Wednesday, October 03, 2012
A Sparrow Study
October is the time of year when the prairies of Pheasant Branch Conservancy become filled with little brown sparrows. That's how they appear at a distance, but the next level of description is attained with the aid of optics, revealing their character and nature. The boreal sparrows migrating through Wisconsin right now are exquisite creatures; I profoundly enjoy them because they're beautiful and entertaining to observe. Actually, I spend more time watching birds when I'm photographing them versus when I'm birding. For me, bird photography is a type of mindful birding. When I'm birding for eBird data, it generally means seeing a bird, identifying it, logging it, and moving on. With bird photography, the level of discipline is broadened – standing still, patiently waiting, watching, and anticipating what the birds are going to do next. This is a time when I'm able to observe subtle details, qualities, and behaviors I might not otherwise notice when walking along a trail. Birding makes me a better bird photographer, and bird photography makes me a better birder.
With the sun rising and providing warmth on a cool morning, I like to pick a location with plenty of branches where a sparrow or two might perch in the open. Upon arrival, I'm often met with a salvo of alarm calls. Beep beep beep go the White-throated Sparrows. This ruckus settles down after a minute and some birds begin to sing. This time of year their songs are often muted or discordant renditions of their cheerful spring melodies, but occasionally an adult bird will pipe up and demonstrate how the song is supposed to sound. At the risk of anthropomorphizing, I think I'm hearing a veritable conversation. I find their vocalizations charming and sometimes even amusing, especially some of the chatter the White-throated Sparrows are capable of. Is it laughter? Is another bird being scolded? Why? Alas, I have no decoder.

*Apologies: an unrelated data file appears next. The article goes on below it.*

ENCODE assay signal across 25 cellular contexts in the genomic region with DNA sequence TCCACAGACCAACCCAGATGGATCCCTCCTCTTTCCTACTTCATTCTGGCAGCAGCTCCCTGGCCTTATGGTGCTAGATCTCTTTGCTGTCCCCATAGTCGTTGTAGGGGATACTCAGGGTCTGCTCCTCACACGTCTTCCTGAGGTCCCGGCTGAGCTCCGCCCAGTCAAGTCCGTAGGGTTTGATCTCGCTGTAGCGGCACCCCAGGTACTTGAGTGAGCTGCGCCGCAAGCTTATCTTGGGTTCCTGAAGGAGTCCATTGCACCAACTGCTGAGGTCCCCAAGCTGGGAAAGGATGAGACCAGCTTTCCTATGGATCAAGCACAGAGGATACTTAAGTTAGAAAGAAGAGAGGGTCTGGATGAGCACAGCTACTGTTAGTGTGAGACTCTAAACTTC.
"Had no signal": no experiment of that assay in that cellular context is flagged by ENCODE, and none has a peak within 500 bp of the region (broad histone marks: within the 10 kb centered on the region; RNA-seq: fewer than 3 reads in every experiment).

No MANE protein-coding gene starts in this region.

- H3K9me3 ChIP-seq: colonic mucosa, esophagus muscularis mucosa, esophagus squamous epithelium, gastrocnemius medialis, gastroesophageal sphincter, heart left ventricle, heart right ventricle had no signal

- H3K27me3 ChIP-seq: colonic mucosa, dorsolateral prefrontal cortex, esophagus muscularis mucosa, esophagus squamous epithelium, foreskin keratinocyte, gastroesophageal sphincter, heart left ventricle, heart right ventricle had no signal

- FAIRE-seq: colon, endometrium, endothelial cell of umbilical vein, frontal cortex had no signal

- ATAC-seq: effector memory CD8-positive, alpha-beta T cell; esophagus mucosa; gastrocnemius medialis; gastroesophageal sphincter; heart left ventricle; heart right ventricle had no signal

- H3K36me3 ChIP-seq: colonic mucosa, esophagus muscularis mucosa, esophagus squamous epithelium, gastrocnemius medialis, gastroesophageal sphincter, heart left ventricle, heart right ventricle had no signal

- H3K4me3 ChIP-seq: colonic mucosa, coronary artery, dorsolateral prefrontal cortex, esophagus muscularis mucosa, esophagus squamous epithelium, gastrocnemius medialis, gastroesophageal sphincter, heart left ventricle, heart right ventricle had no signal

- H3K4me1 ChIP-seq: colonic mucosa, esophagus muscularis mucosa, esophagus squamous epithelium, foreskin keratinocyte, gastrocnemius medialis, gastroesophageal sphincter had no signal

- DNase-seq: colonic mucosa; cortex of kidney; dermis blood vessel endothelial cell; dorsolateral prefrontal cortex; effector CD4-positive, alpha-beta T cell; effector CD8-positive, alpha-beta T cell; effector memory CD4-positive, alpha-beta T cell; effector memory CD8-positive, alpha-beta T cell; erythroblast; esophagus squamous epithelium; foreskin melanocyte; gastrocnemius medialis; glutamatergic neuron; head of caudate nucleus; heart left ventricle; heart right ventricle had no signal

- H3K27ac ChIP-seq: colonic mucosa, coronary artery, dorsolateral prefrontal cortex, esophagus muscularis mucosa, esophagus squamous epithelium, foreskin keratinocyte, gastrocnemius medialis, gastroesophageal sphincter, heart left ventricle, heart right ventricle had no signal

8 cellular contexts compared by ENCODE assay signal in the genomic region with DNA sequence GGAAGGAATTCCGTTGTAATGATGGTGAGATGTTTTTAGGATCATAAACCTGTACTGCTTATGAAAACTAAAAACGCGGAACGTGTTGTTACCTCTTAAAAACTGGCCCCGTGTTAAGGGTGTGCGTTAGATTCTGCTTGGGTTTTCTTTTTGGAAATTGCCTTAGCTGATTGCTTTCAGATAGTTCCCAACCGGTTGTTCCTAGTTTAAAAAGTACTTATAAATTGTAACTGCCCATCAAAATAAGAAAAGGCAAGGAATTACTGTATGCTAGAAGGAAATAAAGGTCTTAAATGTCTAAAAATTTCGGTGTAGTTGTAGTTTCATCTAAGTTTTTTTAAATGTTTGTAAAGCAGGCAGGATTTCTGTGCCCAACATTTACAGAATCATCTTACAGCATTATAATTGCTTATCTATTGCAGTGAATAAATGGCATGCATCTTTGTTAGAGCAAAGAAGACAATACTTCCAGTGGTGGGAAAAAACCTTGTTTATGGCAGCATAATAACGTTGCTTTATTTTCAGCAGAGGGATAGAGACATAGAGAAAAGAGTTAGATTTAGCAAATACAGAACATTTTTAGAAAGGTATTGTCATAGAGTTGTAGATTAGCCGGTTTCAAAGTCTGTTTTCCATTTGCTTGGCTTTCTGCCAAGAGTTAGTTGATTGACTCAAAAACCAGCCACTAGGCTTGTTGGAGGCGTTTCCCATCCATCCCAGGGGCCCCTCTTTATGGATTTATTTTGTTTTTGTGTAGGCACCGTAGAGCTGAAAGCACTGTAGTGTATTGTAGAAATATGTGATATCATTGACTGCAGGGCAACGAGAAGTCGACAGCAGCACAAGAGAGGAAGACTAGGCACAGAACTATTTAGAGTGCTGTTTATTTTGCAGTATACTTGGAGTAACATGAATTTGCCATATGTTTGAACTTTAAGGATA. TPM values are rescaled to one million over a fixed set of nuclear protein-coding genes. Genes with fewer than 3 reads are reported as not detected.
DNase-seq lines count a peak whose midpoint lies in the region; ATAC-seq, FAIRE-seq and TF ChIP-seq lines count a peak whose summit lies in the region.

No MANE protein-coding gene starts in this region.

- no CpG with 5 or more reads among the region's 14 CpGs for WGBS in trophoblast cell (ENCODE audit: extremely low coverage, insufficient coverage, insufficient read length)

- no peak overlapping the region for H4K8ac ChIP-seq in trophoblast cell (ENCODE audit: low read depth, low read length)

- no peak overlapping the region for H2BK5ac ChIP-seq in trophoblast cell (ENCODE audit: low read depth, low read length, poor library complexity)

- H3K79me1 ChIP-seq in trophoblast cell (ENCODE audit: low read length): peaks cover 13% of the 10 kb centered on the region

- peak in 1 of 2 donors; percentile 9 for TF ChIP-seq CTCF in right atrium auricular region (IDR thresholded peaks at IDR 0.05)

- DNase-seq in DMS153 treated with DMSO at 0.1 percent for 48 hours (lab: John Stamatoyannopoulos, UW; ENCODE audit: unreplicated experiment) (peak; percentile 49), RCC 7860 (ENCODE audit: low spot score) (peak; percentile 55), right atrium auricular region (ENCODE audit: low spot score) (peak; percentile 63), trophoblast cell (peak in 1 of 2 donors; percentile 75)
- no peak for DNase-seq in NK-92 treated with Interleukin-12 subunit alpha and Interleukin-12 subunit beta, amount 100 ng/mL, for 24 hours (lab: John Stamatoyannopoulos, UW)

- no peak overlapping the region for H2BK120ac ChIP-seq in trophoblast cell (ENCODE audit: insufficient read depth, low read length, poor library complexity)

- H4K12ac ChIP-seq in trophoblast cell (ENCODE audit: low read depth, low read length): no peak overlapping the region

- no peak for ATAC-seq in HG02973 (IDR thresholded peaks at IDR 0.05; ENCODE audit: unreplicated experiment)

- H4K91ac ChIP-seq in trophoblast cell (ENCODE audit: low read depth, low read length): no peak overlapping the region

Digiscoping a small songbird is pretty difficult. I'm sure it would be a lot easier with a Canon super-telephoto system, but I enjoy the challenge and I know the equipment. A few weeks ago I shared an email conversation with a professional nature photographer. At the end he concluded, “I trust you're getting close to the limits of this optic and really can't expect a 4K lens to compare with a 15k lens.” That's probably true, but I'm pretty happy with the results I get from the digiscoping method. I work within its boundaries, but I continue to push them outward as best I can. Maybe down the road I'll invest in a DSLR with a 100-400mm lens for flight shots – something I've always wanted to try, but I intend to stick with what I have for perched songbirds.
Link: Save our Boreal Birds
All images © 2012 Mike McDowell